|Index||3 reviews in total|
The ability of the movie of keeping its audience interested right up to
the end by constructing the movie almost entirely out of slow, long,
lingering shots reflects the brilliance of the director. Very few
directors have this ability. Wong Kar Wai is one that comes to mind.
Gus van Sant on the other hand has been fairly erratic: Elephant was
good but Last Days lulled me to sleep. So it is refreshing to see a
director having the grasp and control of production.
Coming back to the film, it is a simple story of a married couple where the man has a brief fling with a woman in a different town, which is resolved eventually. It may also get fairly predictable, although it wasn't for me.
It is clear that the director is having fun with the audience by using intelligent shock tactics. However, ironic as it may sound, this is a perfect film for people who wish to wish to watch a movie to relax and enjoy good cinema. A few of the people may not like the epilogue, but to me it was revealing and it was an interesting variation to regular cinema. So it doesn't really matter whether we like it or not, it is a unique experience that I haven't seen in movies before.
The acting is also excellent with all the performers giving a heartfelt and honest performance.
So kudos to the director and we hope she comes up with more such stuff in the future.
Shot in a usual village-setting, no glamor, no special dramatic
effects, this movie displays love, grief and sensibility in a rather
uncommon way; it deals with real people (or at least it has a strong
tendency of emphasizing realism), real routine and day-to-day
situations, where you don't really have the "femme fatale" or the hero.
Markus, the main character is the real mystery here. Some questions the viewer might be asking him/her self during this movie: what does Markus want? what does he think/feel? One of the great pluses for this movie lies within this character's psychology, since it often hard to understand where he's going with his actions and most importantly why. That is what brings the viewer to the end of the movie, through the long shots that could be considered almost dead-boring if it weren't for that true curiosity of finding out what happens next.
So: do we find out? In the end, it is really a mystery, a question of "fate". I found the epilogue of great effect and a good means to emphasize the essence of what we -as an audience - witnessed through this nice, quaint little romance.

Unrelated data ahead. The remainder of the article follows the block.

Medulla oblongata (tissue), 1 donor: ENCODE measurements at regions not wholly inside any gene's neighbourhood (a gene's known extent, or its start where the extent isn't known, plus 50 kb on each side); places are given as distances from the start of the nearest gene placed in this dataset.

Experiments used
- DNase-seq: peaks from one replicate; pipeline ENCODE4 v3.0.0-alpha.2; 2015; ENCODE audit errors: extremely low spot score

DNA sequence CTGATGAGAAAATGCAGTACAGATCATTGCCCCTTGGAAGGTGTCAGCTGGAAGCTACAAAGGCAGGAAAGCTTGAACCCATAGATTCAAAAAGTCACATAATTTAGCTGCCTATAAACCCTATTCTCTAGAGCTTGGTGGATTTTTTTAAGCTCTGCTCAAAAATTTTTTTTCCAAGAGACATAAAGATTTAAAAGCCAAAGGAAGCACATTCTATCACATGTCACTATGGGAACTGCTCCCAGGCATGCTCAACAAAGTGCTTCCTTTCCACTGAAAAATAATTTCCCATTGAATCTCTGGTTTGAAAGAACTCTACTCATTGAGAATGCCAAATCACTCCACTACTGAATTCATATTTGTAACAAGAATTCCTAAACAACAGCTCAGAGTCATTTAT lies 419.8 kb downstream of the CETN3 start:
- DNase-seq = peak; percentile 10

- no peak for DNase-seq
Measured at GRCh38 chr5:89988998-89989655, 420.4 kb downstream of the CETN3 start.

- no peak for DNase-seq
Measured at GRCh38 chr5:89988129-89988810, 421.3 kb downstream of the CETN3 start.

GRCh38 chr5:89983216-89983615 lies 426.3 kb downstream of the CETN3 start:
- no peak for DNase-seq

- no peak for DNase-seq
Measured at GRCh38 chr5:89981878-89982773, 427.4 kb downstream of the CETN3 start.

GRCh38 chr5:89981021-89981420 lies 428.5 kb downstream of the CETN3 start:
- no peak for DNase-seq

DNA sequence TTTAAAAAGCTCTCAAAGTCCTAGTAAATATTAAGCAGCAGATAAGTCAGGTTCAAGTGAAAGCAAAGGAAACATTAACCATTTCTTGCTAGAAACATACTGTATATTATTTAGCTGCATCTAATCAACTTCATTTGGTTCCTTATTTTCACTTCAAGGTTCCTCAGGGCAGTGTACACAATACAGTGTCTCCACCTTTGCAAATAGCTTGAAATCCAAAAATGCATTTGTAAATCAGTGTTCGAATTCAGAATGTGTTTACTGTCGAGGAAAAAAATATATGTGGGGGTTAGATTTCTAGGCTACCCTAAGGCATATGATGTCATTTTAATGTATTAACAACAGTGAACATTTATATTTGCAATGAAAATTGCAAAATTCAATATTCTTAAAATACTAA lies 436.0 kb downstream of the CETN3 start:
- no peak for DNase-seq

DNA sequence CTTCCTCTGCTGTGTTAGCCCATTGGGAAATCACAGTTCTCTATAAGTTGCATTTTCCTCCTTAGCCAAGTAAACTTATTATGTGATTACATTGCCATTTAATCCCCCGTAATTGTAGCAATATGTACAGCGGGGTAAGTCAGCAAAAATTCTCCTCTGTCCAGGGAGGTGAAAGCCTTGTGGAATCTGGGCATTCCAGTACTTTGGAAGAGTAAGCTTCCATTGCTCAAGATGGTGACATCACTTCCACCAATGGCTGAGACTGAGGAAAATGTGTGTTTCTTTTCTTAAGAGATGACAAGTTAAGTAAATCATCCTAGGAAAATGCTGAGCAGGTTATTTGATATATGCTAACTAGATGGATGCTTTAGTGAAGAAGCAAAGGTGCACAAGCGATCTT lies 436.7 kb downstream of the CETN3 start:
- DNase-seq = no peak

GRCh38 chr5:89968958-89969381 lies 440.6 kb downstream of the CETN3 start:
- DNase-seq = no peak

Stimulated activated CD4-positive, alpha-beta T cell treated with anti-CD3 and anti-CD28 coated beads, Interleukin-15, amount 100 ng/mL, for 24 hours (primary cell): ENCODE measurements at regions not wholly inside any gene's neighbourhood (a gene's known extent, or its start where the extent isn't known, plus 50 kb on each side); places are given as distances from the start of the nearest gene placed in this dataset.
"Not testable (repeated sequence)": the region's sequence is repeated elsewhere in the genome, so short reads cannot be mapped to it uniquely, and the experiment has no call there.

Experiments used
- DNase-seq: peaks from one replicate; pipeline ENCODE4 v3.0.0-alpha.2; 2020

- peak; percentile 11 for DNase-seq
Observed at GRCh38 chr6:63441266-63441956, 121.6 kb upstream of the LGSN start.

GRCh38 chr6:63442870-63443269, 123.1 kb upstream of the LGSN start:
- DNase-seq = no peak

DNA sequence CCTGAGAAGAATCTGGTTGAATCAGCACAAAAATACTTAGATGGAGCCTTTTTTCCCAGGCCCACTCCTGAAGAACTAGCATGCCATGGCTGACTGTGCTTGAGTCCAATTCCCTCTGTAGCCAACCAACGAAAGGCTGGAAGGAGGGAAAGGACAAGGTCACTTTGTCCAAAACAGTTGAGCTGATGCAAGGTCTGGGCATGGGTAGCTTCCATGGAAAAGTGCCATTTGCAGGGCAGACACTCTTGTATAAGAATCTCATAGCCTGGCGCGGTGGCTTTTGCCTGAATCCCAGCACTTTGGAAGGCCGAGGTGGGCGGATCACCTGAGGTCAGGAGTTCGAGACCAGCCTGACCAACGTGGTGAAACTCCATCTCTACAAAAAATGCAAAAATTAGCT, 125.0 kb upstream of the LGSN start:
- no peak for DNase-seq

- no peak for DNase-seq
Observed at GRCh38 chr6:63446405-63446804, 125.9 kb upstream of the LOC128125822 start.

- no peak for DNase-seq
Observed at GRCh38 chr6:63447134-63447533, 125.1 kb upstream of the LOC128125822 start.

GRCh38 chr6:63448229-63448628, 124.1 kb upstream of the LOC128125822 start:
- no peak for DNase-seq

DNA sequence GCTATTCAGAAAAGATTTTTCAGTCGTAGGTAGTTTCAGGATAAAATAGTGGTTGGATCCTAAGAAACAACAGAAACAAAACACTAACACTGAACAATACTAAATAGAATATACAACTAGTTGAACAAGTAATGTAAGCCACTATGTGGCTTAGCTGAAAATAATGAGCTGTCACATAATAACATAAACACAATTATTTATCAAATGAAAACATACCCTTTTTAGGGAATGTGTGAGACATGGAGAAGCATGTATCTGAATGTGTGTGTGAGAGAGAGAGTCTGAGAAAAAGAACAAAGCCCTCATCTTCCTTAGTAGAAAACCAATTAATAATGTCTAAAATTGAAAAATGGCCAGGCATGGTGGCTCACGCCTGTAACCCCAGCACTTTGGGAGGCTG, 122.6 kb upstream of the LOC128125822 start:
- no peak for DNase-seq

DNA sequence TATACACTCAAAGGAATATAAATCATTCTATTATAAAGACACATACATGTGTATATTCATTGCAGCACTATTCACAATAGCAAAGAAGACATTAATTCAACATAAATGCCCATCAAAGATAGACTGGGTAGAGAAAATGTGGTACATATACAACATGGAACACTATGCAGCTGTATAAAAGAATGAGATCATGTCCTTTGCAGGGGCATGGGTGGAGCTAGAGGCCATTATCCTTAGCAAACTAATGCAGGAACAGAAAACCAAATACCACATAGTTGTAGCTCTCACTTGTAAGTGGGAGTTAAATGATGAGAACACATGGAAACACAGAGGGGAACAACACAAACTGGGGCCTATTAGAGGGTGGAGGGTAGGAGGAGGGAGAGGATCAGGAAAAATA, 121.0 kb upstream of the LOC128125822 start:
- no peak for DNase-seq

*** This review may contain spoilers ***
I saw this film at the Palm Springs Film Festival and have to admit I might be too callous and jaded to rate this one fairly. This film is another story about an unfaithful man that is selfish and can't face the consequences for his actions. He is married to a good woman and travels out of town for a weekend training event and gets drunk and sleeps with another woman. Instead of ending it after one night he decides to continue to see this woman. After multiple times of seeing her he decides to stop and tells her he wants to end the relationship. The mistress falls from a balcony and presses charges against him for pushing her off when actually it looks like he was only moving forward towards her to comfort her and as she was pushing him away she lost her balance and fell. She decides to press charges against him for pushing her. The truth is you can't tell what really happens; I assume the film is deliberately left this way. Only because of this accident and charges being pressed against him he has to tell his wife what has happened. He is so overwhelmed with guilt he tries to kill himself and fails. The film also implies that either his wife or his mistress takes him back but does not state if this implication is true and if so which of the two women take him back. I would have to guess that the wife takes him back, just based on the background provided in the film. It was OK, but I would not recommend it as a must see, too many parts were predictable.
|Official site||Plot keywords||Main details|
|Your user reviews||Your vote history|